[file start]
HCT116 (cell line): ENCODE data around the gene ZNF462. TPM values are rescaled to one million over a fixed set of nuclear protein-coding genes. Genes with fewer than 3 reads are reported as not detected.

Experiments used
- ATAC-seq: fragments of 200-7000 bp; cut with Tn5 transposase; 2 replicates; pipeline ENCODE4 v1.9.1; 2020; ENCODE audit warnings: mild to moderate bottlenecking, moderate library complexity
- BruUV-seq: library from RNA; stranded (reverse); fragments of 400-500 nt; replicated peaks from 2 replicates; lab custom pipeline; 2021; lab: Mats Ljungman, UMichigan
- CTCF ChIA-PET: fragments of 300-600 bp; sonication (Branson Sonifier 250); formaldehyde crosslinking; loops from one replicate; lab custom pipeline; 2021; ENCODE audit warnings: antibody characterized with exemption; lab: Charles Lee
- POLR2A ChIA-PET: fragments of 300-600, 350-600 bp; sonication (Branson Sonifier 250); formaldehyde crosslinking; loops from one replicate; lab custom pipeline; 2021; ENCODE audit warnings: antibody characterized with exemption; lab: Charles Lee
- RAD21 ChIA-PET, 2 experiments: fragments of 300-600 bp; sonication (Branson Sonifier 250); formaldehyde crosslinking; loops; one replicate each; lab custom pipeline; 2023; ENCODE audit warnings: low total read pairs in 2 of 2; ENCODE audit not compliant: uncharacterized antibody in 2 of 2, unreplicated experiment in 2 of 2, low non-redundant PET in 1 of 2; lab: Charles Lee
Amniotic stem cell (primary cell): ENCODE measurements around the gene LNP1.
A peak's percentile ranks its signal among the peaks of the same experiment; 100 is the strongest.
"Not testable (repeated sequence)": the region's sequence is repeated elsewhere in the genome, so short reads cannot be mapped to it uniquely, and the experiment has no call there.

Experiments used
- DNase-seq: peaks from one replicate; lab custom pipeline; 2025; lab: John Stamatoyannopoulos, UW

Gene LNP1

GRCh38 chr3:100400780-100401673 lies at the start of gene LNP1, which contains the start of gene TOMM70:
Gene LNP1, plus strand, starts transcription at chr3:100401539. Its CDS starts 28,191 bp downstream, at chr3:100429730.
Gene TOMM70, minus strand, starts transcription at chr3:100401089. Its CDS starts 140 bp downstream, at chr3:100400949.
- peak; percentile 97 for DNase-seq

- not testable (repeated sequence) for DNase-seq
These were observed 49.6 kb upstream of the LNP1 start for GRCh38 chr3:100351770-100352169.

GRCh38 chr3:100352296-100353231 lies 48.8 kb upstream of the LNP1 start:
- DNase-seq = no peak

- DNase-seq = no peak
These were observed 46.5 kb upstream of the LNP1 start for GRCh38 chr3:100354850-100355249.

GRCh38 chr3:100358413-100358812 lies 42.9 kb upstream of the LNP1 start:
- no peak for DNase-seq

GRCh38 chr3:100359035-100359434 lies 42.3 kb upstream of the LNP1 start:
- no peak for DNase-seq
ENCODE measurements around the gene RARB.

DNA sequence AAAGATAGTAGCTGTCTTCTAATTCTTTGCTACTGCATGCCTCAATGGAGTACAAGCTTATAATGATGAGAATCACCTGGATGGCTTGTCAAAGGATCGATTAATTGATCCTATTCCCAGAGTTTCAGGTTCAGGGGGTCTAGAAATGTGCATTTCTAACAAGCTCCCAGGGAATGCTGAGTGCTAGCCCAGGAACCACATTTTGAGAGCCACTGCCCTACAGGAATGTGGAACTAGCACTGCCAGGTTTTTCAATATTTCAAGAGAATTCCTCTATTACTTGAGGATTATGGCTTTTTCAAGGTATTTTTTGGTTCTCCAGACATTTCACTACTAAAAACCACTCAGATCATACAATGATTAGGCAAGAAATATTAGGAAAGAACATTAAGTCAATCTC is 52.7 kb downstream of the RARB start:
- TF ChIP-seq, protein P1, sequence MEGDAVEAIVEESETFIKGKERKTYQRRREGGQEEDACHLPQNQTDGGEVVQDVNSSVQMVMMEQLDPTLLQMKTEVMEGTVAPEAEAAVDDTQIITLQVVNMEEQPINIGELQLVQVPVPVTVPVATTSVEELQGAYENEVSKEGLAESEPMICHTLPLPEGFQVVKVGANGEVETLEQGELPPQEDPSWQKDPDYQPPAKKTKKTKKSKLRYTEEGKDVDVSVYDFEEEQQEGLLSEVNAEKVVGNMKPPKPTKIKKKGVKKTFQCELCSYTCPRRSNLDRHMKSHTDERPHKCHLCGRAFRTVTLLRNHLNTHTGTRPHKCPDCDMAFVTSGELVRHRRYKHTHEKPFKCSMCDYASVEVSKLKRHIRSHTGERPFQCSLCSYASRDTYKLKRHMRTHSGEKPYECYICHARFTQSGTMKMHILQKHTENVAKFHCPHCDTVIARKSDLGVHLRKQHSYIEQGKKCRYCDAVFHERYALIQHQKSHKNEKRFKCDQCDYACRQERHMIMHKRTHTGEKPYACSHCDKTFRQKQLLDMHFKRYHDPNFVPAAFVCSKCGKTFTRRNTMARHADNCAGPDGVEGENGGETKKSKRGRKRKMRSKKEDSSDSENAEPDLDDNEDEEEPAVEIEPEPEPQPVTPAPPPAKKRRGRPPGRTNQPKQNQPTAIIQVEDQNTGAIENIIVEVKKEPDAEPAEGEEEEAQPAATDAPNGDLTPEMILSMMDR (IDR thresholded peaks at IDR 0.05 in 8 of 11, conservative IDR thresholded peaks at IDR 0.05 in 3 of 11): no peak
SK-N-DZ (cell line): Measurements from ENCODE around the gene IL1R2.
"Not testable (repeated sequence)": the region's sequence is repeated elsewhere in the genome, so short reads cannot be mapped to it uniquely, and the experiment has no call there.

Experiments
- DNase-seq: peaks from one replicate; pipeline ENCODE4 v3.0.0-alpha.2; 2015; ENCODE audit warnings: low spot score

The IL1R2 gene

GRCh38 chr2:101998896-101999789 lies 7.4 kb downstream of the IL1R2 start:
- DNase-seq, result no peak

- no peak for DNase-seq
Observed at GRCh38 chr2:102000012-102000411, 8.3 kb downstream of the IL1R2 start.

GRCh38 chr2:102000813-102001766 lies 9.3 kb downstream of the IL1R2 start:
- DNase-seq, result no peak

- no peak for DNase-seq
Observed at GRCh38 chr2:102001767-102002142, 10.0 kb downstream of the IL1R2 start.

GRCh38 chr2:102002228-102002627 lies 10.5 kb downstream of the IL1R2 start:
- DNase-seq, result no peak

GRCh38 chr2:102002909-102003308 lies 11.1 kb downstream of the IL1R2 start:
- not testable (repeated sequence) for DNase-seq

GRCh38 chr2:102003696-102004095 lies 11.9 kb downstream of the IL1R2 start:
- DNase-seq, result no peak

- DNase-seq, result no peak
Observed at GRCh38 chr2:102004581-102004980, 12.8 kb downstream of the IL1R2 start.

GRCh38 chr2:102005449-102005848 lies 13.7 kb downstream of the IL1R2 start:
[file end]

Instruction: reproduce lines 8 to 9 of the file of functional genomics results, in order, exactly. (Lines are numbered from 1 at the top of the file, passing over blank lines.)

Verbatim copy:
Amniotic stem cell (primary cell): ENCODE measurements around the gene LNP1.
A peak's percentile ranks its signal among the peaks of the same experiment; 100 is the strongest.